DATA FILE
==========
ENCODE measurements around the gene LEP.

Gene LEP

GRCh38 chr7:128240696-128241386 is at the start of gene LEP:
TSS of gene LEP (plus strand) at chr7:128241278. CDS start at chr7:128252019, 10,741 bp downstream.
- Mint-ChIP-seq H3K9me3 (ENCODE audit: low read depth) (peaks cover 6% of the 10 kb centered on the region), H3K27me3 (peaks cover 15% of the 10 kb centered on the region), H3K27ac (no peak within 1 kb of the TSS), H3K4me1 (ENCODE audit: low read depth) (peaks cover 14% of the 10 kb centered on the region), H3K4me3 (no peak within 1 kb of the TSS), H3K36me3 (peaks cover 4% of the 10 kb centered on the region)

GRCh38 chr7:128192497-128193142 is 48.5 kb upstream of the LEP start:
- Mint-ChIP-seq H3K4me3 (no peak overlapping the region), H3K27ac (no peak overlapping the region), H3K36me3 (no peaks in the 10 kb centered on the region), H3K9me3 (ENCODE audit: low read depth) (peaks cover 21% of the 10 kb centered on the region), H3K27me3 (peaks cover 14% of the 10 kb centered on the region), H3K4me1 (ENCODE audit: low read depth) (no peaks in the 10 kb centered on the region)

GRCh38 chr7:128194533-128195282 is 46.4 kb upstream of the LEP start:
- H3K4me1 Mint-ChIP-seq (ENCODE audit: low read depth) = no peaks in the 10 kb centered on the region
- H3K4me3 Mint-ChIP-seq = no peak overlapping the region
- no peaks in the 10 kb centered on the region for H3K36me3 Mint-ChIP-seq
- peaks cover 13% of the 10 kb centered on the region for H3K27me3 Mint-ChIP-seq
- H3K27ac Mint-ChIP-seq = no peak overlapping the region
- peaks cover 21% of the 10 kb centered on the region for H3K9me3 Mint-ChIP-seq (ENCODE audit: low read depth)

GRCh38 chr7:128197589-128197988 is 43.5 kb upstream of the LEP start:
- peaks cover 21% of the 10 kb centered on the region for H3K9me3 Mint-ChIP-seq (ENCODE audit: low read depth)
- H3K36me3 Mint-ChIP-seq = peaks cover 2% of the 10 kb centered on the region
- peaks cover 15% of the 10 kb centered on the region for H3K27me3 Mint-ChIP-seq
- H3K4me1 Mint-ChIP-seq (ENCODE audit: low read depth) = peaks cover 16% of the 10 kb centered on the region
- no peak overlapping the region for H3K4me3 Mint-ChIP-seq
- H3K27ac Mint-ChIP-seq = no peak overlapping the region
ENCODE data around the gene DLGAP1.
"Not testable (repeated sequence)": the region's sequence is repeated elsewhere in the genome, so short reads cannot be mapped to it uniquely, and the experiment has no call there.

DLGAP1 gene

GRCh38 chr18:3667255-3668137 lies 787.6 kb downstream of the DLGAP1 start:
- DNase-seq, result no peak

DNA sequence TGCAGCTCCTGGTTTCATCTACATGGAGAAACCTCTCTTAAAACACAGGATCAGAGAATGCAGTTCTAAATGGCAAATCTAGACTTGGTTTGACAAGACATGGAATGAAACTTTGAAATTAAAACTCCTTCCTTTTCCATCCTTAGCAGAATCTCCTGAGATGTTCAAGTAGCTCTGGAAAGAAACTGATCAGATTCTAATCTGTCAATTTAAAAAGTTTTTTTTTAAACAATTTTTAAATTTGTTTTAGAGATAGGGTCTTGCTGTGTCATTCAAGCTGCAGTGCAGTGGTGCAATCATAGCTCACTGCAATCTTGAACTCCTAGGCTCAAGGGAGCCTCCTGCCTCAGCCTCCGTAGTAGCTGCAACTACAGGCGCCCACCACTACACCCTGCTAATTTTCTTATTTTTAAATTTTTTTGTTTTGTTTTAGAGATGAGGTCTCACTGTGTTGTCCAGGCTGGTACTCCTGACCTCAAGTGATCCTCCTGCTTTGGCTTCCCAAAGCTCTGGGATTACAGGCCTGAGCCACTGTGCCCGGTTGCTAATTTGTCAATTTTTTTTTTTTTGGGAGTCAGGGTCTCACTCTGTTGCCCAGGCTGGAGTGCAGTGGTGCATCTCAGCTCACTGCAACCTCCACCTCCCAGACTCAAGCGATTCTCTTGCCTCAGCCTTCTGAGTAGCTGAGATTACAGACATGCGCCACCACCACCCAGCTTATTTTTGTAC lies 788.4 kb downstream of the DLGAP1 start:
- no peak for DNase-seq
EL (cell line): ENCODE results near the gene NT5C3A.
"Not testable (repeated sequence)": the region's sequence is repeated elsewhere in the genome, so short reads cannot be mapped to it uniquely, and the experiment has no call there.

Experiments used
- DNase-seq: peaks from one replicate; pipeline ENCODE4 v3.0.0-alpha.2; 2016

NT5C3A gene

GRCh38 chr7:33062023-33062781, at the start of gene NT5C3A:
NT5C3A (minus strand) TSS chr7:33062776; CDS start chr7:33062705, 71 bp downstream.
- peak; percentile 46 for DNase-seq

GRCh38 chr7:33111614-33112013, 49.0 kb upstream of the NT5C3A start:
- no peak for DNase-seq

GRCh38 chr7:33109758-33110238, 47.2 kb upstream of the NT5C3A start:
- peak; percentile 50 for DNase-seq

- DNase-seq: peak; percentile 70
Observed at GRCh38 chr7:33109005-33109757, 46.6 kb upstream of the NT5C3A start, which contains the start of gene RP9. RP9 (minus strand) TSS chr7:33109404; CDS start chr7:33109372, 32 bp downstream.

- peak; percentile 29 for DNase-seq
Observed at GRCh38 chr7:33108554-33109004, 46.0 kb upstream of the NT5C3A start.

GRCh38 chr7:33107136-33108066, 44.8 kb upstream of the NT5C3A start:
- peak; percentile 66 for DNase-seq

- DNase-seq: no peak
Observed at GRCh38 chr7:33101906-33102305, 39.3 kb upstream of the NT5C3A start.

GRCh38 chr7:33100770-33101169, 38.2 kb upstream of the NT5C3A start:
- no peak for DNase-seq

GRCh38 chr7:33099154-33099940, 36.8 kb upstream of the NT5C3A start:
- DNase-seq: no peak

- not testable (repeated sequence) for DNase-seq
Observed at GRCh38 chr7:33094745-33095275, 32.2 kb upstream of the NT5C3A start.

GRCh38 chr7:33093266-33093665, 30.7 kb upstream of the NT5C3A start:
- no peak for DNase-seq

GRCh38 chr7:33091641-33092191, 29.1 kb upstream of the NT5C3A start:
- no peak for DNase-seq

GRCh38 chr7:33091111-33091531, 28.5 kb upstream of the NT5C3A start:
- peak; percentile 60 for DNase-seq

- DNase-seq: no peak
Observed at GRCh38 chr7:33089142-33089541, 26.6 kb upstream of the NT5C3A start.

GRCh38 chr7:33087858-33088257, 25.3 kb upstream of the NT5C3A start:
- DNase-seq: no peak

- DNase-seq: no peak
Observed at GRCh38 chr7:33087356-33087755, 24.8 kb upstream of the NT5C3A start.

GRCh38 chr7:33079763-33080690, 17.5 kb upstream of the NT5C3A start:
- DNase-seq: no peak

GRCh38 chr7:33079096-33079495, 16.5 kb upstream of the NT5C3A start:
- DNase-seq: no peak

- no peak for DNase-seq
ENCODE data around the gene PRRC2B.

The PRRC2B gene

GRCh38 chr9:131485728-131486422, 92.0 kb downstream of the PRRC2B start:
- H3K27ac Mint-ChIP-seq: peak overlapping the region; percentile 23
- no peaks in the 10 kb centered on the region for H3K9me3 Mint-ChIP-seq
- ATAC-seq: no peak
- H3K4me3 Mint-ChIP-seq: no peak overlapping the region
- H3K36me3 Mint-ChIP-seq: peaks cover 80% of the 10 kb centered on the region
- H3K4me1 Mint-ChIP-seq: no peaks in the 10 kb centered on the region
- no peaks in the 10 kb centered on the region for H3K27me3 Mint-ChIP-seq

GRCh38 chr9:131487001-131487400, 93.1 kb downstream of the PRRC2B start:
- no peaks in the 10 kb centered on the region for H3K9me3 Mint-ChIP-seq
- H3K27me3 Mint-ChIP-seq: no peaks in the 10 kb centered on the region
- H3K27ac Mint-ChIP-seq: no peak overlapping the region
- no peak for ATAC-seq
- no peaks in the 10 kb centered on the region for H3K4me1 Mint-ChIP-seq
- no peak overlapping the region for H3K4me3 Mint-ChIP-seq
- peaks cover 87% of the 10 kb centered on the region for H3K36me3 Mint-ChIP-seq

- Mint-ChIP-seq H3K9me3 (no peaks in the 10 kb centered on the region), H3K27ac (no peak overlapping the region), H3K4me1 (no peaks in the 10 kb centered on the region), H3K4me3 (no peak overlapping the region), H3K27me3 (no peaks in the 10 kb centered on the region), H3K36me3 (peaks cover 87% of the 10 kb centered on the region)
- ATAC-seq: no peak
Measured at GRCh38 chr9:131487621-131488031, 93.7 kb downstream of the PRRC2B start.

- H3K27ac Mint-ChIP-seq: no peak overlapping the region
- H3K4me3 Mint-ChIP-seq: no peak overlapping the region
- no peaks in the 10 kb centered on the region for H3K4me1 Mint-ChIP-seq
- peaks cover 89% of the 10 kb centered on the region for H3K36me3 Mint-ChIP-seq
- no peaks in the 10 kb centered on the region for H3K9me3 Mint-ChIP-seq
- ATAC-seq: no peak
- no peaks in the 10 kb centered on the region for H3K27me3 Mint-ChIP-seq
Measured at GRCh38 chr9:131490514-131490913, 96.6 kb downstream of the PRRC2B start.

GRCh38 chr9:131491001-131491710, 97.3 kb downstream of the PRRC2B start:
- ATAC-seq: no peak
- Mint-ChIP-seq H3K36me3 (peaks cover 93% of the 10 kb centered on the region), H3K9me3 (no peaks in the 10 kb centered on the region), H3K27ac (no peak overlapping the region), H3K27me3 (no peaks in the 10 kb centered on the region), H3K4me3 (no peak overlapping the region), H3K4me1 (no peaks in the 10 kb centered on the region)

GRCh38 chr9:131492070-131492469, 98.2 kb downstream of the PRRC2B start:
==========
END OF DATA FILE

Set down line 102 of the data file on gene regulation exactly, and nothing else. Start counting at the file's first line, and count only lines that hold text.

- ATAC-seq: no peak